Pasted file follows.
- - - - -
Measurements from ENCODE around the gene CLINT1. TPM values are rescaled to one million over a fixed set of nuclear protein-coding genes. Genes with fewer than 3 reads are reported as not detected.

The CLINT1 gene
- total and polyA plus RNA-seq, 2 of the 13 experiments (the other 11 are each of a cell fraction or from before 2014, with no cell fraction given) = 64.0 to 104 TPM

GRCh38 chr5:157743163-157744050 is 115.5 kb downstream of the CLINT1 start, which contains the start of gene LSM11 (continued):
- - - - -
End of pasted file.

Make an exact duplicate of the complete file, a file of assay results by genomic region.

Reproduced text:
Measurements from ENCODE around the gene CLINT1. TPM values are rescaled to one million over a fixed set of nuclear protein-coding genes. Genes with fewer than 3 reads are reported as not detected.

The CLINT1 gene
- total and polyA plus RNA-seq, 2 of the 13 experiments (the other 11 are each of a cell fraction or from before 2014, with no cell fraction given) = 64.0 to 104 TPM

GRCh38 chr5:157743163-157744050 is 115.5 kb downstream of the CLINT1 start, which contains the start of gene LSM11 (continued):